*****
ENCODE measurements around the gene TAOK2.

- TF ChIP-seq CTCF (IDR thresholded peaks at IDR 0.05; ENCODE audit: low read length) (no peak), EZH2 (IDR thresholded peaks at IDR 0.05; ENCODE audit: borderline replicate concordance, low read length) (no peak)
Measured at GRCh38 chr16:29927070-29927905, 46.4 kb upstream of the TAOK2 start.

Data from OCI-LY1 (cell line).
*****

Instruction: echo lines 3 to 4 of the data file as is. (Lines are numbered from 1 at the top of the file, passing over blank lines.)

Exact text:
Measured at GRCh38 chr16:29927070-29927905, 46.4 kb upstream of the TAOK2 start.

Data from OCI-LY1 (cell line).